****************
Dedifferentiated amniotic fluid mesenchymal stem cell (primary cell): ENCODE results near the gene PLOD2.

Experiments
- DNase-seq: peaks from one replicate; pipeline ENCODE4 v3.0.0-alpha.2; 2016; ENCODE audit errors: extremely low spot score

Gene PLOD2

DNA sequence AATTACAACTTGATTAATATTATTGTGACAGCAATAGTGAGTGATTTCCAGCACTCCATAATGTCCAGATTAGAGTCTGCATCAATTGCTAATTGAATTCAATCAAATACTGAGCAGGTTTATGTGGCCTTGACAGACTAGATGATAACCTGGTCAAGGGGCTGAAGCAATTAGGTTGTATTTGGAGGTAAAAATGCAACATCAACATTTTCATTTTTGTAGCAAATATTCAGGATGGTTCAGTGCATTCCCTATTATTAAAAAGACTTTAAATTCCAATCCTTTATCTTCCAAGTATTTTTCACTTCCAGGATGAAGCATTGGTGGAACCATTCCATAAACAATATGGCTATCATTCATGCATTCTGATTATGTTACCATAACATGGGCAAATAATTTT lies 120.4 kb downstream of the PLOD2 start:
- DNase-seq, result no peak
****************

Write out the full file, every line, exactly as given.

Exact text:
Dedifferentiated amniotic fluid mesenchymal stem cell (primary cell): ENCODE results near the gene PLOD2.

Experiments
- DNase-seq: peaks from one replicate; pipeline ENCODE4 v3.0.0-alpha.2; 2016; ENCODE audit errors: extremely low spot score

Gene PLOD2

DNA sequence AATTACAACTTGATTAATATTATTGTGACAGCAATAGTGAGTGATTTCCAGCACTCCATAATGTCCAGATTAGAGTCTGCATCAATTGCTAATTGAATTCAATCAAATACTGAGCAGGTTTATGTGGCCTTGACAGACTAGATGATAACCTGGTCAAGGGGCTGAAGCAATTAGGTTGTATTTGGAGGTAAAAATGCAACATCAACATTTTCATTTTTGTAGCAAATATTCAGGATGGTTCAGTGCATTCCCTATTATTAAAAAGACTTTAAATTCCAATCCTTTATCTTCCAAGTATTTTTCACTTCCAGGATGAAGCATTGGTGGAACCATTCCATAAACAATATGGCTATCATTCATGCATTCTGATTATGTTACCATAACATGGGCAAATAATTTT lies 120.4 kb downstream of the PLOD2 start:
- DNase-seq, result no peak